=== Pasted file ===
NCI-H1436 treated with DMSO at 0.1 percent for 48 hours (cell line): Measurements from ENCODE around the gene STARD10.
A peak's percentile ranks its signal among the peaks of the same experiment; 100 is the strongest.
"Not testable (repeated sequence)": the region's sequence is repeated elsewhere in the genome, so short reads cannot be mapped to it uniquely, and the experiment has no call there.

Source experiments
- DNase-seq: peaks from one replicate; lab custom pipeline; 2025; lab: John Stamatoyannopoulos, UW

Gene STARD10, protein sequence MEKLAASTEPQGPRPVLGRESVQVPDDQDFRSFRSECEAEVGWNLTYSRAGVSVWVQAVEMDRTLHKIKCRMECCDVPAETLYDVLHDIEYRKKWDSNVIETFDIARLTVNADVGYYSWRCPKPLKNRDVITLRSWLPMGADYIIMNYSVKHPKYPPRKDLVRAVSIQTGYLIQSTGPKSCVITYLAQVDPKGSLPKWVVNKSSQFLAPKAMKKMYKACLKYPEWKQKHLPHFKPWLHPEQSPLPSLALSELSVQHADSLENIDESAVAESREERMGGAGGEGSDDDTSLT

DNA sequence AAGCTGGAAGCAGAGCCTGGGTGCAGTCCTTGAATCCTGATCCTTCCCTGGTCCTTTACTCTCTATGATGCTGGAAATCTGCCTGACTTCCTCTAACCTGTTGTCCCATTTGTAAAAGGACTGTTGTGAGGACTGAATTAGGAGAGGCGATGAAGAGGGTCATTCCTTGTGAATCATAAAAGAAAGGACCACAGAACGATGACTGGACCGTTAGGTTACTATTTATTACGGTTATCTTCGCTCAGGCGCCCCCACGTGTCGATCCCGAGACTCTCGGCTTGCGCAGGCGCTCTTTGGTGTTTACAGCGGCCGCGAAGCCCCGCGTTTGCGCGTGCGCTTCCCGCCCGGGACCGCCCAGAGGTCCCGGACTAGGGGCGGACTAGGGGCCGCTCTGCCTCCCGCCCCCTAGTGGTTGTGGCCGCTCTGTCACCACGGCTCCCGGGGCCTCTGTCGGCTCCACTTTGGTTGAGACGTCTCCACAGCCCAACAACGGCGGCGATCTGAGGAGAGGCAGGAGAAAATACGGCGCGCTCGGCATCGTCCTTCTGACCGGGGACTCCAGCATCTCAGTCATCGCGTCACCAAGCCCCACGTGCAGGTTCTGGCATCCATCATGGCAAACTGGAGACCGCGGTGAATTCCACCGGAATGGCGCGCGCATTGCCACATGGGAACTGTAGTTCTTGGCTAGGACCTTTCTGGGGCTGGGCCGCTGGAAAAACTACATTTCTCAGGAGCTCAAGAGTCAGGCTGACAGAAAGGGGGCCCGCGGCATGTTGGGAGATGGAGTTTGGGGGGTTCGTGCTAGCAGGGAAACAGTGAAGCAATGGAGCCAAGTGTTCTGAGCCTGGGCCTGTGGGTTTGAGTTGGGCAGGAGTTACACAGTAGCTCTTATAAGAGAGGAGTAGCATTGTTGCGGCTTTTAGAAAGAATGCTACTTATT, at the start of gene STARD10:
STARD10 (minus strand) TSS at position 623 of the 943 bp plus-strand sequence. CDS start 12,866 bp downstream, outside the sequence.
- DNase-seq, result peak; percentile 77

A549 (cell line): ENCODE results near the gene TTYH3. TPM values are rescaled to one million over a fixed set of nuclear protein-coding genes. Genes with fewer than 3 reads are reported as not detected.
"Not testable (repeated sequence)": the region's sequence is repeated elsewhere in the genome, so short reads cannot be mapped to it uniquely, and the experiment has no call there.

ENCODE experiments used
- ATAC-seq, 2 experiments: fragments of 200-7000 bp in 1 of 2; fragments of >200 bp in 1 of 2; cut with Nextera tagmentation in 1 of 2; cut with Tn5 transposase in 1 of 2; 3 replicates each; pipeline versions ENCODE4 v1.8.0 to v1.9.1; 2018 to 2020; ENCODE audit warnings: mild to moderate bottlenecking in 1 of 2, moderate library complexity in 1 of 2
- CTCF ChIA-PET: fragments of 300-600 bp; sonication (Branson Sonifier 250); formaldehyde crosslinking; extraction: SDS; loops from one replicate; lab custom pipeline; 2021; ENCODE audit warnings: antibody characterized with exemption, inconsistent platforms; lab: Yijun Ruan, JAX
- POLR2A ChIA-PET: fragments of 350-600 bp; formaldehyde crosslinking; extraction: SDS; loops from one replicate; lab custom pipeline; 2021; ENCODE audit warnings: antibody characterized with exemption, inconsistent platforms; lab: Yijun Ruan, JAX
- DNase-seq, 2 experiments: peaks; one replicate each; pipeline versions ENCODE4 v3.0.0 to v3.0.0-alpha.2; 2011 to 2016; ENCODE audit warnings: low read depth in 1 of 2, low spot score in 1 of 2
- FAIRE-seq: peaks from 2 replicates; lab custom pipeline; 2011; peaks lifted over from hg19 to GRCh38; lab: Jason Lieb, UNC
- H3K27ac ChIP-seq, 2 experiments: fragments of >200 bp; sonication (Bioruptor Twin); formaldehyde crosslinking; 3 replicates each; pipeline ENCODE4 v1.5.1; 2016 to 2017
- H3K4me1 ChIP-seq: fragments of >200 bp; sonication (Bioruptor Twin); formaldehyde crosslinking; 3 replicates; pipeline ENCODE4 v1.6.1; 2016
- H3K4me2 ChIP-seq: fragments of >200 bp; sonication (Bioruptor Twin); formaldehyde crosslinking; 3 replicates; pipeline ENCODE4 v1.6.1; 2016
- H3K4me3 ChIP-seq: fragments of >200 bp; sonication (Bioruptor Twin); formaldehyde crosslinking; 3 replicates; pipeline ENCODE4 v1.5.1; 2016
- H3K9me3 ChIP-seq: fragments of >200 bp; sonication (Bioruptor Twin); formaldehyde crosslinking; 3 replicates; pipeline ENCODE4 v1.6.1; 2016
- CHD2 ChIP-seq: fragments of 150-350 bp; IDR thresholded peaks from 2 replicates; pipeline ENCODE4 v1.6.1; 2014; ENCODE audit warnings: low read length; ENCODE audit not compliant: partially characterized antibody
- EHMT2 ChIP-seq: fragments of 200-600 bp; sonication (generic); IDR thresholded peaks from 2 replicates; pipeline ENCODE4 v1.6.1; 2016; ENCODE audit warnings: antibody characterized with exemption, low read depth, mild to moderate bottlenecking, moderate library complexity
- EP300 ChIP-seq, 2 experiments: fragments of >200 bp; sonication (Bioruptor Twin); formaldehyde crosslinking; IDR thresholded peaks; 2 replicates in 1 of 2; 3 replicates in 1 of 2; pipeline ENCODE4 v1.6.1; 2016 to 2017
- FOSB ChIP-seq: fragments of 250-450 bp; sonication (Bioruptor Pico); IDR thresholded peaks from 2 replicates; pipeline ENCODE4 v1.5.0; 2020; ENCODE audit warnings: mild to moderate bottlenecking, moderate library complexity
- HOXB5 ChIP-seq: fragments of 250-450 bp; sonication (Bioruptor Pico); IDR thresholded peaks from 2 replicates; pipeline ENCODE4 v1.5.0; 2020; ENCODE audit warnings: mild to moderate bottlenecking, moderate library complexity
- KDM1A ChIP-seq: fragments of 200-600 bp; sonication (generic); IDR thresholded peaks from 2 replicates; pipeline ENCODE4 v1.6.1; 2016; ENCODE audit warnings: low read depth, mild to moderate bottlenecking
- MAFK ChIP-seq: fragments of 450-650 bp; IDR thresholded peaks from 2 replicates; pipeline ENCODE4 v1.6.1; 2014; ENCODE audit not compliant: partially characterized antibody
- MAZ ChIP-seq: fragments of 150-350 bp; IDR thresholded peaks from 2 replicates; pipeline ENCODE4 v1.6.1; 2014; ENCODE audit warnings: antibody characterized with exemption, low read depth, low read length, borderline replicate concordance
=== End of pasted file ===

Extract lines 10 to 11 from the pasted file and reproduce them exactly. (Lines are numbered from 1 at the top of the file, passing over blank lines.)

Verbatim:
A549 (cell line): ENCODE results near the gene TTYH3. TPM values are rescaled to one million over a fixed set of nuclear protein-coding genes. Genes with fewer than 3 reads are reported as not detected.
"Not testable (repeated sequence)": the region's sequence is repeated elsewhere in the genome, so short reads cannot be mapped to it uniquely, and the experiment has no call there.